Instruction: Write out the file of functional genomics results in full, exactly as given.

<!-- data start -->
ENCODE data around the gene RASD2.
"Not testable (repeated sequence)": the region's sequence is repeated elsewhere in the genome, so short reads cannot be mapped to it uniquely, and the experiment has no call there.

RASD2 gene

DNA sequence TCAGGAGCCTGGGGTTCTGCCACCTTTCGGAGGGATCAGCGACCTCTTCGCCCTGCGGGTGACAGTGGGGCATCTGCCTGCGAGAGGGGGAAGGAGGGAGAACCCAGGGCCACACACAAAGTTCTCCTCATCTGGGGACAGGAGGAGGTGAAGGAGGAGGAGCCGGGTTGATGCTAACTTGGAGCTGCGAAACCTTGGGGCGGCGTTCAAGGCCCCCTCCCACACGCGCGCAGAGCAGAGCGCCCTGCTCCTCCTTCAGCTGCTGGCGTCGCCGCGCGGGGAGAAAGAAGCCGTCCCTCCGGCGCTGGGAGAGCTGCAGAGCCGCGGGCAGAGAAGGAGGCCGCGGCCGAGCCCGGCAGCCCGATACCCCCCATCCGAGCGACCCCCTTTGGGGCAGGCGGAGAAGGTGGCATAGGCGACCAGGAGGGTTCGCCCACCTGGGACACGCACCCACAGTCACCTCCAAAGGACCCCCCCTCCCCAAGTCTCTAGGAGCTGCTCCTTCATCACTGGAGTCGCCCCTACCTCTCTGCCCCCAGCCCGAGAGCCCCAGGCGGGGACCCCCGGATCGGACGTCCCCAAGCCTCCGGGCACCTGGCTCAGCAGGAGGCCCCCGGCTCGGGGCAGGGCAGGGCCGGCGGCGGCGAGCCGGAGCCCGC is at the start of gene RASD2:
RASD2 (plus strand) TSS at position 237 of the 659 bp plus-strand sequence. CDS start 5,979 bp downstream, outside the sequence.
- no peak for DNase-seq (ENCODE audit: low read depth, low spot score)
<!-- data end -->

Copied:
ENCODE data around the gene RASD2.
"Not testable (repeated sequence)": the region's sequence is repeated elsewhere in the genome, so short reads cannot be mapped to it uniquely, and the experiment has no call there.

RASD2 gene

DNA sequence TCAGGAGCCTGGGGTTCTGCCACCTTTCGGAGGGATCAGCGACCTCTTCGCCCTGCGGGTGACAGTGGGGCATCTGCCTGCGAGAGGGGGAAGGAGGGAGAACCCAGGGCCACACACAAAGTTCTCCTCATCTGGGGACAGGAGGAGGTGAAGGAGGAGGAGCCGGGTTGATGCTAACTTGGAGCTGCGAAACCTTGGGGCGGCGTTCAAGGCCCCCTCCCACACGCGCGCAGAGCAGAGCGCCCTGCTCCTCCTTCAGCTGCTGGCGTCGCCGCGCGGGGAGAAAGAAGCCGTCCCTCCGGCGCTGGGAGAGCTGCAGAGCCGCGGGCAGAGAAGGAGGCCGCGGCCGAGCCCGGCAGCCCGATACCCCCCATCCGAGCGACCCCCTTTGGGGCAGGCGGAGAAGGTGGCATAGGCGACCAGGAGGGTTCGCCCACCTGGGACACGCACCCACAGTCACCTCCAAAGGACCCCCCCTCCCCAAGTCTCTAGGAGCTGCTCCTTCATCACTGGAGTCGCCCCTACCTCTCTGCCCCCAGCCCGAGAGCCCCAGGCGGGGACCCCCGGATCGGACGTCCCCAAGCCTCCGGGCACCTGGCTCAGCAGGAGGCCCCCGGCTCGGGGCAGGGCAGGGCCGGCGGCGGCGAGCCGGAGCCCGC is at the start of gene RASD2:
RASD2 (plus strand) TSS at position 237 of the 659 bp plus-strand sequence. CDS start 5,979 bp downstream, outside the sequence.
- no peak for DNase-seq (ENCODE audit: low read depth, low spot score)